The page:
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Competition to gain Boeing 777X work leads to Alabama meeting (Read More…)

By The Associated Press
November 20, 2013

HUNTSVILLE, ALA. — State and local leaders are working to lure a Boeing Co. aircraft assembly plant to the Huntsville area, which already has a heavy technological and engineering base.
Gov. Robert Bentley, Huntsville Mayor Tommy Battle and economic developers met Tuesday in Birmingham with representatives of the aircraft manufacturer.

Battle said Huntsville is one of several cities being considered for a 777X assembly site, and Bentley said the company likes Alabama.

“They don’t need to look at any other state,” said Bentley. “Alabama is the state they need to look at most.”
Boeing said it would consider a new location to build the airplane after union members rejected a proposed contract in Seattle last week.

A gubernatorial aide in Washington state has said that state will likely get competition from places including Alabama, where unions have less of a foothold.

Boeing executives say a decision on a manufacturing location could come by early next year, and Battle said Huntsville could be a good choice since the city is an aeronautical hub and home to engineers who worked on other Boeing aircraft.

“We have some experience of what they are talking about doing. We have been in aeronautics forever and ever. We built the Space Station. Now we are looking at building an airplane,” said Battle.

Battle said it was unclear exactly how many jobs would be associated with the 777X project, but the economic effect would be similar to the last military base realignment that brought 4,800 high-paying Department of Defense jobs to the area.

MUBADALA EYES US FOR INVESTMENT

Meanwhile, the aerospace unit of Abu Dhabi investment fund Mubadala is targeting acquisitions in the United States to expand its manufacturing capabilities after securing billion-dollar contracts at the Dubai Airshow, it said on Wednesday.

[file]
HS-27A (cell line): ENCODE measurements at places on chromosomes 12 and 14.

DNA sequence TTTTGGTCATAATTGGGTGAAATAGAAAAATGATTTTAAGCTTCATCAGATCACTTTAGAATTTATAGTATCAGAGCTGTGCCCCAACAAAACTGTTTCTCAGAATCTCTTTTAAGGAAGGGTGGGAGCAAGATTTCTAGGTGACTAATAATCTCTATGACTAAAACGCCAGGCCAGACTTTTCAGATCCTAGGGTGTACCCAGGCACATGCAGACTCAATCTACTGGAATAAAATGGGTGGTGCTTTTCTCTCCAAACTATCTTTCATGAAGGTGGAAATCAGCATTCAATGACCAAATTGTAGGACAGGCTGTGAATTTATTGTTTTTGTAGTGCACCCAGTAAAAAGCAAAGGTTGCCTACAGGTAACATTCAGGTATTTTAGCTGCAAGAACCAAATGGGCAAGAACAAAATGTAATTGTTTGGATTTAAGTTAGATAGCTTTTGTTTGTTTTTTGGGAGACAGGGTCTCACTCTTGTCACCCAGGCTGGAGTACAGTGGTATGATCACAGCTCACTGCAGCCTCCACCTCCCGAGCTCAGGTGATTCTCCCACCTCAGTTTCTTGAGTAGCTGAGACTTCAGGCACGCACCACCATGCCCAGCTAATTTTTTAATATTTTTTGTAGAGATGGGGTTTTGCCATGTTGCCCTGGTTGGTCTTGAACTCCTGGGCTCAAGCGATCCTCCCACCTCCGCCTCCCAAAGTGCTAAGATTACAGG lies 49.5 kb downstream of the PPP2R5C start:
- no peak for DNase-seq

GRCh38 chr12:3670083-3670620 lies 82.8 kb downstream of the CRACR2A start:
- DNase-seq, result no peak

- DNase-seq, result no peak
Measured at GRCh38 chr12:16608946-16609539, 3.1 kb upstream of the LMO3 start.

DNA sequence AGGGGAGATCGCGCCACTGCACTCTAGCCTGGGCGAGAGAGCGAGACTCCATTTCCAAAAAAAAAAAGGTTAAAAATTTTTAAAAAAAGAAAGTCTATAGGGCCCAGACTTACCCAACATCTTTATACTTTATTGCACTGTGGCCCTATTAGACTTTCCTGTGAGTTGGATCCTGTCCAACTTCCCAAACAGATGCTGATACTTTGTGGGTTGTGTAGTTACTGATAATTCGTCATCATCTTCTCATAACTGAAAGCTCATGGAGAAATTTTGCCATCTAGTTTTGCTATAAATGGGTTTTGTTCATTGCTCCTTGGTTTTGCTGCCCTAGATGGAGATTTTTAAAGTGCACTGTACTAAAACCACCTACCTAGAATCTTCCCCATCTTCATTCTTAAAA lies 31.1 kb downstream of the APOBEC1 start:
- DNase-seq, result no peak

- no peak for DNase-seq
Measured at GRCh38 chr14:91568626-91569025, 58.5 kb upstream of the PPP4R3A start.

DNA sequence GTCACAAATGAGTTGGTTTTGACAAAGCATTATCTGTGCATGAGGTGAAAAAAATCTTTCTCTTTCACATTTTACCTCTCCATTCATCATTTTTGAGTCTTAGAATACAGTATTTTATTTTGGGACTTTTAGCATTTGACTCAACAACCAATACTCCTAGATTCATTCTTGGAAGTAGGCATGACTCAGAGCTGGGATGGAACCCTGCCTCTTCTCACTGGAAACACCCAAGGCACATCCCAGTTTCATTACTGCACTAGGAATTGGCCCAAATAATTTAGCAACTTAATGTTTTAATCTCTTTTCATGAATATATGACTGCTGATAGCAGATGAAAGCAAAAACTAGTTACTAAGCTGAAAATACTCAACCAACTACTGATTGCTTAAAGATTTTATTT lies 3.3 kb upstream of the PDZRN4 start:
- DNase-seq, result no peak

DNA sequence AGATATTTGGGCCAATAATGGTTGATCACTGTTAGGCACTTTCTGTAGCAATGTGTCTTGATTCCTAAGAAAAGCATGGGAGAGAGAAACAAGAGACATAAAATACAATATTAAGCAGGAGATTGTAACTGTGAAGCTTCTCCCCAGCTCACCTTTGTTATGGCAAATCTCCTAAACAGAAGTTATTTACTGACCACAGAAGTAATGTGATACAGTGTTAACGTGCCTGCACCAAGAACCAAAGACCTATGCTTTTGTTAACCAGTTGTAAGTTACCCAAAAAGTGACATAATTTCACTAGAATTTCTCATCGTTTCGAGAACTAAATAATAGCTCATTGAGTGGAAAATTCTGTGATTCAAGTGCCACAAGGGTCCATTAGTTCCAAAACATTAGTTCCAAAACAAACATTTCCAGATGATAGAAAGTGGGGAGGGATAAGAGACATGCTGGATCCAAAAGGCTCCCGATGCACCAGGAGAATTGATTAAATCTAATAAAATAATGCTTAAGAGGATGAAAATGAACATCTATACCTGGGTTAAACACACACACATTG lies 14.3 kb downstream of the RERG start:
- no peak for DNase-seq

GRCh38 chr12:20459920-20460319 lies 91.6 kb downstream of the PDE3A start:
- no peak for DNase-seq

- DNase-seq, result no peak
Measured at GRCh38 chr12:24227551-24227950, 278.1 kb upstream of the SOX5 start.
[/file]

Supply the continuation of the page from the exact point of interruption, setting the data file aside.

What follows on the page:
Mubadala Aerospace won industrial orders worth over $5 billion at the air show this week to sell parts and materials to planemakers Boeing and Airbus.

The deals could provide a reciprocal boost to Gulf economies after their state-owned airlines placed blockbuster orders worth about $150 billion at the event.

Mubadala Aerospace, which already builds lightweight parts for Boeing and Airbus, plans to expand its manufacturing operations and also acquire other businesses.

“We have said before that we would put up to $500 million into building facilities and capabilities. Now, I think that number will have to go up,” said Homaid Al Shemmari, executive director of Mubadala Aerospace.

“We want to spend a good percentage of our capital outside the UAE. And I would go for the U.S. to begin with,” Shemmari said.
“I think an acquisition in the U.S. would probably be the best because the UAE currency is pegged to the dollar and that helps me reduce my risks. Also, labor relations in the U.S. are not as complicated as some other parts of the world,” he added.
The company aims to close a deal within the next three years, he said.

Mubadala Aerospace aims to be among the world’s top three manufacturers of composite and metal parts for airplanes by 2020.

 

Posted by Admin on 11/21 at 04:07 PM
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